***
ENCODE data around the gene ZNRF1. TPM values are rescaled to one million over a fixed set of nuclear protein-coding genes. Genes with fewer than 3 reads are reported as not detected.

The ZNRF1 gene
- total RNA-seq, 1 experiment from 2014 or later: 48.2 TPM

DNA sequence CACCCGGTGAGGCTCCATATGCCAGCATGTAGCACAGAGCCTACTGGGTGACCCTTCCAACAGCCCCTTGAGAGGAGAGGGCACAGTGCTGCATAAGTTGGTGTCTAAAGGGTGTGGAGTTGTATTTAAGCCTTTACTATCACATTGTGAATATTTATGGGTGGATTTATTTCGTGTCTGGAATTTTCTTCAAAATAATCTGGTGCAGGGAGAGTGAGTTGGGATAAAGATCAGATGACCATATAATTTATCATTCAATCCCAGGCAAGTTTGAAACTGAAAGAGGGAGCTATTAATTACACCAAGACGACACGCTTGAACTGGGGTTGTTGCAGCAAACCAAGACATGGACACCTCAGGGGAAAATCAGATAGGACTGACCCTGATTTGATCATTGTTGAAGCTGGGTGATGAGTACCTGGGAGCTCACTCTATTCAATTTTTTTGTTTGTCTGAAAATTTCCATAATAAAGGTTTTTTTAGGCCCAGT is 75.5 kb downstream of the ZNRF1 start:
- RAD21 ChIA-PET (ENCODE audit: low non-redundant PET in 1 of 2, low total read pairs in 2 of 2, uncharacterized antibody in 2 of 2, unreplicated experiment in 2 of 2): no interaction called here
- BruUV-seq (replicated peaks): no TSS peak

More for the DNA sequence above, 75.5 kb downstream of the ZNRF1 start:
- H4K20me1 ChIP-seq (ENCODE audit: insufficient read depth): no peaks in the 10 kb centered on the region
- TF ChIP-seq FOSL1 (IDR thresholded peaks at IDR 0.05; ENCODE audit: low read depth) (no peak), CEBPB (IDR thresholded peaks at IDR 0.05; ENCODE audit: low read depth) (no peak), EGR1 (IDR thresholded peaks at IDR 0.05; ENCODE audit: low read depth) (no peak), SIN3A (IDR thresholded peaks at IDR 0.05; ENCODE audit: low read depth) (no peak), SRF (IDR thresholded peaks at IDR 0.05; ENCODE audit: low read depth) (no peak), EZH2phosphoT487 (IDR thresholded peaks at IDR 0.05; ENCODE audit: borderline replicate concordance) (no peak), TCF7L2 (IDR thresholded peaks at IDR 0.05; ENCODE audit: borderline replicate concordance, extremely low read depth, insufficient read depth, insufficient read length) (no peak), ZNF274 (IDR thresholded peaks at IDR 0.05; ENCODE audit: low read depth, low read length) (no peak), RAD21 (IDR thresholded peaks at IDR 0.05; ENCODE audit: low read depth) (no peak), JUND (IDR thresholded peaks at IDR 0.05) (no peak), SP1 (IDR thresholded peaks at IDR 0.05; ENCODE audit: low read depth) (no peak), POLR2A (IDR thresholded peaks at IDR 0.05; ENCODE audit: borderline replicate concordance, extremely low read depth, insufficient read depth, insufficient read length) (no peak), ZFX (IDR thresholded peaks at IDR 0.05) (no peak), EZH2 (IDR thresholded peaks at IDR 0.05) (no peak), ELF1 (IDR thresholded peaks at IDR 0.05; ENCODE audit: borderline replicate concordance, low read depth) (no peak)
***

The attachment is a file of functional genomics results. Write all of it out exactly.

ENCODE data around the gene ZNRF1. TPM values are rescaled to one million over a fixed set of nuclear protein-coding genes. Genes with fewer than 3 reads are reported as not detected.

The ZNRF1 gene
- total RNA-seq, 1 experiment from 2014 or later: 48.2 TPM

DNA sequence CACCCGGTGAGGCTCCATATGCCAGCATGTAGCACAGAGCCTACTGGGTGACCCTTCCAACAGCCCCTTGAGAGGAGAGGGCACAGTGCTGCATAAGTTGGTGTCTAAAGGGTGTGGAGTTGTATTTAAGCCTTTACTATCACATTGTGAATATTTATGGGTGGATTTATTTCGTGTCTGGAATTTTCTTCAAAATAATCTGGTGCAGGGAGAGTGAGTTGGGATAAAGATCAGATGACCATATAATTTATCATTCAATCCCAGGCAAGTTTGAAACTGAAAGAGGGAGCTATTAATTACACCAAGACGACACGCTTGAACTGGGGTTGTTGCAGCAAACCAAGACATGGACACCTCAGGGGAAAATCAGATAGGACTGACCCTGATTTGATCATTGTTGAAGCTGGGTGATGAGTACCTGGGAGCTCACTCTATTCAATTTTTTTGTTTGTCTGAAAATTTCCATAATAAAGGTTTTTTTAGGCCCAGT is 75.5 kb downstream of the ZNRF1 start:
- RAD21 ChIA-PET (ENCODE audit: low non-redundant PET in 1 of 2, low total read pairs in 2 of 2, uncharacterized antibody in 2 of 2, unreplicated experiment in 2 of 2): no interaction called here
- BruUV-seq (replicated peaks): no TSS peak

More for the DNA sequence above, 75.5 kb downstream of the ZNRF1 start:
- H4K20me1 ChIP-seq (ENCODE audit: insufficient read depth): no peaks in the 10 kb centered on the region
- TF ChIP-seq FOSL1 (IDR thresholded peaks at IDR 0.05; ENCODE audit: low read depth) (no peak), CEBPB (IDR thresholded peaks at IDR 0.05; ENCODE audit: low read depth) (no peak), EGR1 (IDR thresholded peaks at IDR 0.05; ENCODE audit: low read depth) (no peak), SIN3A (IDR thresholded peaks at IDR 0.05; ENCODE audit: low read depth) (no peak), SRF (IDR thresholded peaks at IDR 0.05; ENCODE audit: low read depth) (no peak), EZH2phosphoT487 (IDR thresholded peaks at IDR 0.05; ENCODE audit: borderline replicate concordance) (no peak), TCF7L2 (IDR thresholded peaks at IDR 0.05; ENCODE audit: borderline replicate concordance, extremely low read depth, insufficient read depth, insufficient read length) (no peak), ZNF274 (IDR thresholded peaks at IDR 0.05; ENCODE audit: low read depth, low read length) (no peak), RAD21 (IDR thresholded peaks at IDR 0.05; ENCODE audit: low read depth) (no peak), JUND (IDR thresholded peaks at IDR 0.05) (no peak), SP1 (IDR thresholded peaks at IDR 0.05; ENCODE audit: low read depth) (no peak), POLR2A (IDR thresholded peaks at IDR 0.05; ENCODE audit: borderline replicate concordance, extremely low read depth, insufficient read depth, insufficient read length) (no peak), ZFX (IDR thresholded peaks at IDR 0.05) (no peak), EZH2 (IDR thresholded peaks at IDR 0.05) (no peak), ELF1 (IDR thresholded peaks at IDR 0.05; ENCODE audit: borderline replicate concordance, low read depth) (no peak)